Mueller keeps linguistic flame burning brightly

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Now in his 7th year as a high school Italian-language teacher, Cody Mueller can’t imagine a career better suited for him. At one point, however, he came close to giving up on his dream.

“It was a bumpy road there for a while,” the 30-year-old says. “Right out of college, I felt very enthusiastic about everything. I was working part-time but I had a hard time nailing down a full-time position, and I got a little bit exhausted. I started to lose faith in being able to find that stability and I even left teaching for two years.”

A lifelong suburban Chicago resident, Mueller is a first-year Italian teacher at Maine South High School in Park Ridge. Previously, he taught for six years at high schools in Wheeling and Oak Park.

Mueller’s maternal great-grandparents emigrated from Italy, while his father’s side of the family is German. Out of a desire to learn about his culture and history, he started studying Italian and German in junior high school and continued in high school. When he started pondering what to study in college, his Italian teacher pointed out he was a great student and suggested he pursue that further, which he hadn’t considered until then, he says.

Mueller enrolled at Dominican University in River Forest and earned a bachelor’s degree in Italian studies and a K-12 teaching certificate. “My high school teachers were also fantastic, but it was in college they were able to really teach the details,” he says, especially crediting Dominican professors Tonia Triggiano and Veena Carlson. “Everything just kept coming so naturally. They’re really fantastic.”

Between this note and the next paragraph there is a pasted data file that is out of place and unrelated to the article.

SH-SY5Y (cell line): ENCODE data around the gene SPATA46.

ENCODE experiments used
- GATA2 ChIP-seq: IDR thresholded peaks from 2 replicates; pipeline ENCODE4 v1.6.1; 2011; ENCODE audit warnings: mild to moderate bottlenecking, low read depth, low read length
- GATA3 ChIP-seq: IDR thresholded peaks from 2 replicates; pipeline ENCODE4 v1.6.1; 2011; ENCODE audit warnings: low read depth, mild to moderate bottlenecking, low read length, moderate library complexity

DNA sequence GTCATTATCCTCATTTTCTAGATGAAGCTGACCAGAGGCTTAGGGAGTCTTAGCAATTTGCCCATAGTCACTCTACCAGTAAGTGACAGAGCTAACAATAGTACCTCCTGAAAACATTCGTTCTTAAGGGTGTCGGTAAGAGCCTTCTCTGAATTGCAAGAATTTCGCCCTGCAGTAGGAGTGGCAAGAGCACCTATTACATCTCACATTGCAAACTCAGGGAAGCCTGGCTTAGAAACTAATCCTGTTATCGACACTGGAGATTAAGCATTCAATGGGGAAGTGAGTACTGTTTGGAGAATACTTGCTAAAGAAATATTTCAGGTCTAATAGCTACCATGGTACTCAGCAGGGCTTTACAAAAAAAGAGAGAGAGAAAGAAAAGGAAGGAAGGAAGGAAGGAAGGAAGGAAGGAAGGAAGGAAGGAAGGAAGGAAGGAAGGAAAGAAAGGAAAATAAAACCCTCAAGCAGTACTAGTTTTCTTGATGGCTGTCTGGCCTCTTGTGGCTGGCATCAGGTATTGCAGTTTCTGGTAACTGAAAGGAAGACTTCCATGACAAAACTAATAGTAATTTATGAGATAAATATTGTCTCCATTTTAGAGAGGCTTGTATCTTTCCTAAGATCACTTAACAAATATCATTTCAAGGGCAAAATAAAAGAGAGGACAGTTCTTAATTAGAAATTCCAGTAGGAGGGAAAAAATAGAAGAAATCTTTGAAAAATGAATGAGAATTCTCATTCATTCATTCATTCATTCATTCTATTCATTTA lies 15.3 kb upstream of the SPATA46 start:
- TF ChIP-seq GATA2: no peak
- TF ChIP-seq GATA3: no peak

For a few years after graduation, he taught in Wheeling and Oak Park, driving 30 miles back and forth, and never having the chance to settle in or focus on professional development. He stopped teaching in 2021 when enrollment decreased due to the COVID-19 pandemic, and pivoted to working in construction for a couple of years. He’d decided to become a police officer when suddenly he got a call from his current employer, he says.

“I didn’t think I would be interested until the phone call came,” he recalls, “but it was a no brainer. It was what I always set out to do. I would have regretted it if I didn’t take that chance.”

Mueller has a wife, Kelli, and a baby daughter, Wren, who’s already begun learning Italian from her father. He has traveled to Italy more than 15 times thanks to friendships he developed with Italian exchange students in high school. In fact, he and his colleague at Maine South High School, Cristina Modica, are working on starting an exchange program with an Italian high school in Bari, Puglia.

Mueller says his goal in the classroom is to connect with his students and “be a teacher they will remember for a long time. “I am just trying to light the same fire in as many kids as I can that was lit in me, and trying to expose kids to new cultures and the beauty of being able to travel and speak another language in the country where that language is native.”

His future plans include signing up for a teaching-related online master’s degree in Italian. Outside of work, he’s into carpentry — he built his home’s bar, coffee table set and dining table — and likes to study other languages, like French, German and Spanish. He also enjoys making homemade wine and beer with his cousin, an old family tradition that the two of them revived.

About Elena Ferrarin

Elena Ferrarin is a native of Rome who has worked as a journalist in the United States since 2002. She has been a correspondent for Fra Noi for more than a decade. She previously worked as a reporter for The Daily Herald in the northwest suburbs of Chicago, The Regional News in Palos Heights and as a reporter/assistant editor for Reflejos, a Spanish-English newspaper in Arlington Heights. She has a bachelor’s degree from Brown University and a master’s degree in journalism from the University of Illinois at Urbana-Champaign.

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